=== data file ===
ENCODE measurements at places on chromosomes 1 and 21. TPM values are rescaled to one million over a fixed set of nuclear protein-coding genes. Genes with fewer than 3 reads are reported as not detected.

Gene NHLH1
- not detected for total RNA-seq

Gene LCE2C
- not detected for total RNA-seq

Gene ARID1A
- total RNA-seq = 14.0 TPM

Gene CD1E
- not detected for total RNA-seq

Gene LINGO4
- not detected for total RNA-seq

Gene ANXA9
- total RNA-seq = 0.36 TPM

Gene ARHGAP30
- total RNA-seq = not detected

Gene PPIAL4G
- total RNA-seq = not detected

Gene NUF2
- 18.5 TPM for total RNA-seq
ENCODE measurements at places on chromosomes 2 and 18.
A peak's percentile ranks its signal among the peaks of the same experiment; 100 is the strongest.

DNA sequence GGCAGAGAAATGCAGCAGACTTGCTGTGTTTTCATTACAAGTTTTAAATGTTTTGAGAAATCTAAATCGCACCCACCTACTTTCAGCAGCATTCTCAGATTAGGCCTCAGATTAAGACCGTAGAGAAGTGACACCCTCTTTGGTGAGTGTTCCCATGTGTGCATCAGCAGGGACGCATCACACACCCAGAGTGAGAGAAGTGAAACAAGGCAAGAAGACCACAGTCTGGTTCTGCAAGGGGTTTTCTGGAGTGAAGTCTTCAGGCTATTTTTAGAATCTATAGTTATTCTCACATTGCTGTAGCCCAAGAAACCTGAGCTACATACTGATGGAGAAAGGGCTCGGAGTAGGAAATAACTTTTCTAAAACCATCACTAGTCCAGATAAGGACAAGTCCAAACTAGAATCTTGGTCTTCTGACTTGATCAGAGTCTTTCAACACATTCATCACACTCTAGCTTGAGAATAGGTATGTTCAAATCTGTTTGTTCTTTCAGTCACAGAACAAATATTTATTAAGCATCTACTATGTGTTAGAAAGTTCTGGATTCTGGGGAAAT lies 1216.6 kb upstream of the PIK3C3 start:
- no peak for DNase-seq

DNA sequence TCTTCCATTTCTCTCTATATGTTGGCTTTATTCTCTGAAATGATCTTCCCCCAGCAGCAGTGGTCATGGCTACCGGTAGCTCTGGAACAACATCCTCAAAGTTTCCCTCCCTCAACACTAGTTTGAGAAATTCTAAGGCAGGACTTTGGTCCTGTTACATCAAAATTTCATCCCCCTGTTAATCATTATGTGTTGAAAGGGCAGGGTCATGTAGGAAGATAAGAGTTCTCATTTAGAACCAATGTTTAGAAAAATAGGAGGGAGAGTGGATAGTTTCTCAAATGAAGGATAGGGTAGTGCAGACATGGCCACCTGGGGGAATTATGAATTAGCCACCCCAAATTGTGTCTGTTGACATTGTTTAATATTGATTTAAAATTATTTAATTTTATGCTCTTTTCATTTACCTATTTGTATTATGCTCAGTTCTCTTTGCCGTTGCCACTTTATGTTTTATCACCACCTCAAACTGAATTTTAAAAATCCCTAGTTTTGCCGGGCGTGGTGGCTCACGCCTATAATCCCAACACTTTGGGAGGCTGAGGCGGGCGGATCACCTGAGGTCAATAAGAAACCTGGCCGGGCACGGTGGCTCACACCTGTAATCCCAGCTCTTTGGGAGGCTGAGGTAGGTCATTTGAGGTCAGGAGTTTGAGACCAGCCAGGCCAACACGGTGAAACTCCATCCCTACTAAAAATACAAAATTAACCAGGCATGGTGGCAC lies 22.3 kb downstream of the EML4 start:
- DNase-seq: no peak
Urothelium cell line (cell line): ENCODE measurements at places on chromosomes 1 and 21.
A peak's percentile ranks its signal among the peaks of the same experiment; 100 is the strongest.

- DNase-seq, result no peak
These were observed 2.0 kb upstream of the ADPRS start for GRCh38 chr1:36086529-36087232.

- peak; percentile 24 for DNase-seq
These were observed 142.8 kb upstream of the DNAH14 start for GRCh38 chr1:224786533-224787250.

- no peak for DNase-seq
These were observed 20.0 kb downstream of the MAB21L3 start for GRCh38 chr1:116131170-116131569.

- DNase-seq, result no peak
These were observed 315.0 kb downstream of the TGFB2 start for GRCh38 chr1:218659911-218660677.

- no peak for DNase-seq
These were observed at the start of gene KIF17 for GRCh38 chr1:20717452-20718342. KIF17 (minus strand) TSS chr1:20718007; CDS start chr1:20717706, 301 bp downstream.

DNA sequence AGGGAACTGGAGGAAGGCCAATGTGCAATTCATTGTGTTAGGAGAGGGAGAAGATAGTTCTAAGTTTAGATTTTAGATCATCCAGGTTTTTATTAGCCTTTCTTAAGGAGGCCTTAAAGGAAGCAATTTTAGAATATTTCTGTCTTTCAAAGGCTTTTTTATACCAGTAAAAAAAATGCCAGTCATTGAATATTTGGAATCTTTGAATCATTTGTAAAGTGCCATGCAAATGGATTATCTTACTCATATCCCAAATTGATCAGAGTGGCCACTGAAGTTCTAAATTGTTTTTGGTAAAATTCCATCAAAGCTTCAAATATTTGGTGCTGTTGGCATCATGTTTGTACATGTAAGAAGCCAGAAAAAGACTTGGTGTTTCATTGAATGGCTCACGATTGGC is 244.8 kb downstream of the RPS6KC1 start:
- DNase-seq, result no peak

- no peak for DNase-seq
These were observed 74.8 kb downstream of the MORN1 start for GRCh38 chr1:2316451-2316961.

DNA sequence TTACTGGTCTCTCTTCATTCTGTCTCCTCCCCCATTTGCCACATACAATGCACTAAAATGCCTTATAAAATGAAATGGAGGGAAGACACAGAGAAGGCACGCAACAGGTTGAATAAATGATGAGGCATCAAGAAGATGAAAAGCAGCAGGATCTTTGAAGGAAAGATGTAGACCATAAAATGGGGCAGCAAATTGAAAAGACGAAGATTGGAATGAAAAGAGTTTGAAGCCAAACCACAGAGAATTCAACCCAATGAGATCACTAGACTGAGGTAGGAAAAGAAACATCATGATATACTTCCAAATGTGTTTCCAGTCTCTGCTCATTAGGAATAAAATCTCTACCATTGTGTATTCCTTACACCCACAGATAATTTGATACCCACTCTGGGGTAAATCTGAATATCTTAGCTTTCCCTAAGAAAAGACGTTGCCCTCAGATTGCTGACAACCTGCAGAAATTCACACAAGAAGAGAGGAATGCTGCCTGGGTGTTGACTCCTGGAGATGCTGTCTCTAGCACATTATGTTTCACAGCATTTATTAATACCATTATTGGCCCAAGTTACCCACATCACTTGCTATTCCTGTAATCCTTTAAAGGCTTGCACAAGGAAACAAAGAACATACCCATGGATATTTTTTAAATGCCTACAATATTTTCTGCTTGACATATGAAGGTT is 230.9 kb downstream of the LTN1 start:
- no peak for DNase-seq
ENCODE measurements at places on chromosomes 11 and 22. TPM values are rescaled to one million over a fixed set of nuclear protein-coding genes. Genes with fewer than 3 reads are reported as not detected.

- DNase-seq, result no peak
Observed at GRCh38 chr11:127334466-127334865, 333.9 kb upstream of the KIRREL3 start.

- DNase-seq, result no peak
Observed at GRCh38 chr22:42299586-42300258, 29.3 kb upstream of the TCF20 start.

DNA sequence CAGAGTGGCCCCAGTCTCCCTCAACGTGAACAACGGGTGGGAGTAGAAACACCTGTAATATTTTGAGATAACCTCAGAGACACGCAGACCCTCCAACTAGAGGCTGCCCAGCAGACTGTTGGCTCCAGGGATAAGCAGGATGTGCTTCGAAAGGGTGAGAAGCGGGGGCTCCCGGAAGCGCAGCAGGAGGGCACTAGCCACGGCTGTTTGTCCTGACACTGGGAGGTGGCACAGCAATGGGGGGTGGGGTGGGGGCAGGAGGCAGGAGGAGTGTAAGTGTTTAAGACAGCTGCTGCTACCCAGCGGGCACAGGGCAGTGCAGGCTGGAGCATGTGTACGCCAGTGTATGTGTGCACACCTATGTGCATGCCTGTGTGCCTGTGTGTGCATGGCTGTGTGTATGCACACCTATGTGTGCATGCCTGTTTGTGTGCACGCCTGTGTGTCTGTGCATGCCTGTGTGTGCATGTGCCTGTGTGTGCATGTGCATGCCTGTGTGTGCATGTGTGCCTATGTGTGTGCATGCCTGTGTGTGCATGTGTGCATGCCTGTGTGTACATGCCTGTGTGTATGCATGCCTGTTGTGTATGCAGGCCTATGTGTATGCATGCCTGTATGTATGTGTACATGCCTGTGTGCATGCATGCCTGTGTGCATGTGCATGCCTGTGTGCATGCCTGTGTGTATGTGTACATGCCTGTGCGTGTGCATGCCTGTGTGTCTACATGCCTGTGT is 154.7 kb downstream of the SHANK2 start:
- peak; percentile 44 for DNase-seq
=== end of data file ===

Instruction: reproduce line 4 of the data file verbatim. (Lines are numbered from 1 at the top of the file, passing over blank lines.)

Gene LCE2C